Traders Said to Rig Currency Rates to Profit Off Clients
Key Excerpts from Article on Website of Bloomberg News
Posted: June 18th, 2013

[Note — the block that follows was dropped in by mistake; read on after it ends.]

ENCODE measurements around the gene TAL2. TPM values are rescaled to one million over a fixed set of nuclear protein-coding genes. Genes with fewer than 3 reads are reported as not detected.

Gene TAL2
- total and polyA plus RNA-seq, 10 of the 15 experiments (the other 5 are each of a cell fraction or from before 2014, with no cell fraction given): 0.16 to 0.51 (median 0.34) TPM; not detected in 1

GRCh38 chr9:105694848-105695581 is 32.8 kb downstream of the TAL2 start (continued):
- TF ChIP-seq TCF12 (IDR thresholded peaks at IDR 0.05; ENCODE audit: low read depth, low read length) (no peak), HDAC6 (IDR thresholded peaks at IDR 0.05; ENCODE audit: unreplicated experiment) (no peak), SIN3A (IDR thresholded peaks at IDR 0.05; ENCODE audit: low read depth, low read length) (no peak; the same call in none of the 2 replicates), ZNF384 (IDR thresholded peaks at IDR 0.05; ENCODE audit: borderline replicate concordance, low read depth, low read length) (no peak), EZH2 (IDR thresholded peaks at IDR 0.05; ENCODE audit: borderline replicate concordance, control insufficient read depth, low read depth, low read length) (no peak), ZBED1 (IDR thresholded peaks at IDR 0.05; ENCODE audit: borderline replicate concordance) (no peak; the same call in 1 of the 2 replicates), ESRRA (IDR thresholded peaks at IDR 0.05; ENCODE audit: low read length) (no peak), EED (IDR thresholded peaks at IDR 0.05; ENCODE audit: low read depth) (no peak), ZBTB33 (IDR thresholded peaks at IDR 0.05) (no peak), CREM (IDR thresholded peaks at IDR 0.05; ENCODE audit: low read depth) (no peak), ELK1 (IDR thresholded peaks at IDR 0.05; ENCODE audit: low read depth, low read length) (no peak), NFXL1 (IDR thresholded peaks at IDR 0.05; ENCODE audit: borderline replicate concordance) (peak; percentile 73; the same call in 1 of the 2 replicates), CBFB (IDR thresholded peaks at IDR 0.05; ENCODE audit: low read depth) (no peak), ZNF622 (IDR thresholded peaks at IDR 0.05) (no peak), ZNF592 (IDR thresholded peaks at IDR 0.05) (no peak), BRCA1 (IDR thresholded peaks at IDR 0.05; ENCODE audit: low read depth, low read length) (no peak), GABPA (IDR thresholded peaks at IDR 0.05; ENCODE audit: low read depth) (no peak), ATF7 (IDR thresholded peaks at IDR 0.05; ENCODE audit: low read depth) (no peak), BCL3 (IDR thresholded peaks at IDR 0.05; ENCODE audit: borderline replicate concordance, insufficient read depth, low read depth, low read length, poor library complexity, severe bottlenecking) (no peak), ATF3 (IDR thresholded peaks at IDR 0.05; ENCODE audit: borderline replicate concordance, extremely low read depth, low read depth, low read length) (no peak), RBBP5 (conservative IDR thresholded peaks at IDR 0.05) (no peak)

Traders at some of the worlds biggest banks manipulated benchmark foreign-exchange rates used to set the value of trillions of dollars of investments, according to five dealers with knowledge of the practice. Employees have been front-running client orders and rigging WM/Reuters rates by pushing through trades before and during the 60-second windows when the benchmarks are set, said the current and former traders, who requested anonymity because the practice is controversial. Dealers colluded with counterparts to boost chances of moving the rates, said two of the people, who worked in the industry for a total of more than 20 years. The behavior occurred daily in the spot foreign-exchange market and has been going on for at least a decade, affecting the value of funds and derivatives, the two traders said. The Financial Conduct Authority, Britains markets supervisor, is considering opening a probe into potential manipulation of the rates, according to a person briefed on the matter. The $4.7-trillion-a-day currency market, the biggest in the financial system, is one of the least regulated. The inherent conflict banks face between executing client orders and profiting from their own trades is exacerbated because most currency trading takes place away from exchanges. The WM/Reuters rates are used by fund managers to compute the day-to-day value of their holdings. While the rates arent followed by most investors, even small movements can affect the value of [the] $3.6 trillion in funds including pension and savings accounts that track global indexes.
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